According to Dr. Matzger a single peak is sufficient to identify MFM in the ANDA product. As per Dr. Marquardt three peaks are generally used to identify a polymorph in an unknown sample. The court concluded (based on expert testimony) that at least three peaks on a spectra must be used to identify material based on accepted practices.

Merck offers Dr. Matzger’s testing of Batch 16001 Day 1 as persuasive evidence of MFM in Amneal’s ANDA product. Merck criticizes Dr. Marquardt’s testing, arguing that such testing is insufficient to prove a negative – that MFM is not present in the ANDA product.

After the above representation’s of both the parties the court concluded that Dr. Matzger’s testimony and Merck’s related arguments are self-serving, i.e., essentially arguing that Dr. Matzger’s testing is “more and better,” therefore, only his opinion should be believed. The court is not so convinced, and finds Dr. Marquardt’s testimony at least as consistent and credible. Weighing the evidence at bar (lack of MFM in the 16001 Batch Day 1 ), the court concludes that Merck has not carried its burden to prove, by a preponderance of the evidence, that MFM is present in Amneal’s ANDA product during its two-year shelf life.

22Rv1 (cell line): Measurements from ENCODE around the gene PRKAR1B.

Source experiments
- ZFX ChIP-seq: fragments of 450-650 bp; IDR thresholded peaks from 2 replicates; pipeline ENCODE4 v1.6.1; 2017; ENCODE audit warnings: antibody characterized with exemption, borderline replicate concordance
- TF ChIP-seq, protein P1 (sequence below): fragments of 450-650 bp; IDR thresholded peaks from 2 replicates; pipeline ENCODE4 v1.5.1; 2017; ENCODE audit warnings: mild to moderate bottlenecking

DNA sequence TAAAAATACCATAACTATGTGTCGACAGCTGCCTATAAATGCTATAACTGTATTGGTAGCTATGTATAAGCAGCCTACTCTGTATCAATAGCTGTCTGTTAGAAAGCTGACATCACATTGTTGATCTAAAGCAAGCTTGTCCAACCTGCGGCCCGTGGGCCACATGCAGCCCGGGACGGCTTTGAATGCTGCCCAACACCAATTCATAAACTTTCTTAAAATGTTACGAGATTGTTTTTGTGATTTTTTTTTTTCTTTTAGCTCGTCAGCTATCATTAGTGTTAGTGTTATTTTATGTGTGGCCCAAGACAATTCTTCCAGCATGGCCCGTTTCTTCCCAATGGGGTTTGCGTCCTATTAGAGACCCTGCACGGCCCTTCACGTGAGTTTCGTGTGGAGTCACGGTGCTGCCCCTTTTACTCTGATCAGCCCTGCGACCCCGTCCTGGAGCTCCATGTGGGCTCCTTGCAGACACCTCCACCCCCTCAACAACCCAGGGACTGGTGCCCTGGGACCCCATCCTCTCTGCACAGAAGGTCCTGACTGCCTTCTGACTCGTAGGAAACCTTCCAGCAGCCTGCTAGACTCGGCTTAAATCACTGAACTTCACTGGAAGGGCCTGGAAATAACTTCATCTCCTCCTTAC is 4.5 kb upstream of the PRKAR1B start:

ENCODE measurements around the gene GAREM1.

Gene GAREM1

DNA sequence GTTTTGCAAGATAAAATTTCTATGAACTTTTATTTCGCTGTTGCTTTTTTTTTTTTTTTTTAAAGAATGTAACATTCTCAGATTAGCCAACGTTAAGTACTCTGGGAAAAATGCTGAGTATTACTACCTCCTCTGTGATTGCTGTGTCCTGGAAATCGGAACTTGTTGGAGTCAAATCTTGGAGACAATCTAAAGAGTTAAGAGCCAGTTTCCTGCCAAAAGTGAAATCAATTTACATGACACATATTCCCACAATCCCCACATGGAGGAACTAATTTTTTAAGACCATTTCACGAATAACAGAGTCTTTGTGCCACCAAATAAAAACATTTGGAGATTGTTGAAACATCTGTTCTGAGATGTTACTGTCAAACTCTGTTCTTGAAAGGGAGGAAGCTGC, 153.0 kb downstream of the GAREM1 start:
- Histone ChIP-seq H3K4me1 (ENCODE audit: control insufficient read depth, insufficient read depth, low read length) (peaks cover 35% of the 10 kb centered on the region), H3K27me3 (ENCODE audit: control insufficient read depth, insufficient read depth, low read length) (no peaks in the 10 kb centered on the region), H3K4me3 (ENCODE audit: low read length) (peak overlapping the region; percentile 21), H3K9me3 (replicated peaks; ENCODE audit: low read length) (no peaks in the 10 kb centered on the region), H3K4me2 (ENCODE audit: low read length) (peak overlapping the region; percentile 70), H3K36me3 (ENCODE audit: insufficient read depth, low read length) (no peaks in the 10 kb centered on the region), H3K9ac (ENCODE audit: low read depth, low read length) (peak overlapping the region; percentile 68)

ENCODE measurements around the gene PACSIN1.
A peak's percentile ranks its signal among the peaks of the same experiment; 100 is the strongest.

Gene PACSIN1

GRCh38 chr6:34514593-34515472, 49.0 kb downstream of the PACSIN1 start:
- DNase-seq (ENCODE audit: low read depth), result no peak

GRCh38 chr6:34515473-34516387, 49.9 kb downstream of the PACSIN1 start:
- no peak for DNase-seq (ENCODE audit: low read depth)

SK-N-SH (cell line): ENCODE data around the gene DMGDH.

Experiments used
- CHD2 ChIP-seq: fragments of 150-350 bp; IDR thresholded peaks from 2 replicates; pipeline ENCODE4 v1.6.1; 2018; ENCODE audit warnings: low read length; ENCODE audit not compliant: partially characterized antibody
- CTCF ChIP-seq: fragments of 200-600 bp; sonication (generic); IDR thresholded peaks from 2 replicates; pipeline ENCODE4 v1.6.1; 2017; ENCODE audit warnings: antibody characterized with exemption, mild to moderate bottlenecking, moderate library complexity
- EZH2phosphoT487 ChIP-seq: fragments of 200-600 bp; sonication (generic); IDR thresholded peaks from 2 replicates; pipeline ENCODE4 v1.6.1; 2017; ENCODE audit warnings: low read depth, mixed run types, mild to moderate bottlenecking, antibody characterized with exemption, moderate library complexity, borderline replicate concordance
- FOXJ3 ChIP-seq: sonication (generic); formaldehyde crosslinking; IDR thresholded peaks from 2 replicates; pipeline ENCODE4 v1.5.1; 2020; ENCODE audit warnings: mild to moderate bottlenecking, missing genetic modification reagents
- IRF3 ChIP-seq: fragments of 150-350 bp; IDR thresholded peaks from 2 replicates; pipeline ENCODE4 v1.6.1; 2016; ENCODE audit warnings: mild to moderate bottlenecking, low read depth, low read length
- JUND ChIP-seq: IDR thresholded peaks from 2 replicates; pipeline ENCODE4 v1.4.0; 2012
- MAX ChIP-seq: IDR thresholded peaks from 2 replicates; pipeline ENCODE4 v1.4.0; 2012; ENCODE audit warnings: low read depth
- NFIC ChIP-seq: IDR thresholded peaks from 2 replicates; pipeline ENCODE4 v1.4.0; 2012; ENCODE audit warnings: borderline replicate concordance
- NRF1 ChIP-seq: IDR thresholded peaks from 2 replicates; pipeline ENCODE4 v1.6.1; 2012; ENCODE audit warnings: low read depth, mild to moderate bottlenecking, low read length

Watson Infringes Bayer’s Natazia Patent; Bayer Pharma v. Watson Laboratories

On December 28, 2016, Leonard P. Stark Judge of United states district court For the district of Delaware has ordered in favor of Bayer Pharma AG, Bayer Intellectual Property GmbH, and Bayer HealthCare Pharmaceuticals Inc. (collectively “Plaintiffs”) and against Defendant Watson Laboratories, Inc. (“Watson”) on the claim in Plaintiffs’ Complaint dated December 18, 2012, that the commercial manufacture, use, offer for sale, sale, and/or importation into the United States of the proposed generic version of Bayer HealthCare’s Natazia® combined oral contraceptive that is the subject of Watson’s Abbreviated New Drug Application (“ANDA”) No. 202349 would infringe Claims 1-3 of U.S. Patent No. 8,071,577 (“the ‘5 77 patent”).

Further, the judge also ordered in favor of Plaintiffs and against Watson on the counterclaim of invalidity in Watson’s Answer and Counterclaim dated January 9, 2013. Specifically, that Claims 1-3 of the ‘577 patent are not invalid under any provision of 35 U.S.C. §§ 101, 102, 103, or 112, or any other judicially-created bases for invalidation.


FDA approved Natazia which contains Dienogest; Estradiol Valerate as active ingredients to prevent pregnancy in women who elect to use an oral contraceptive, and to treat heavy menstrual bleeding in women without organic pathology who choose to use an oral contraceptive as their method of contraception.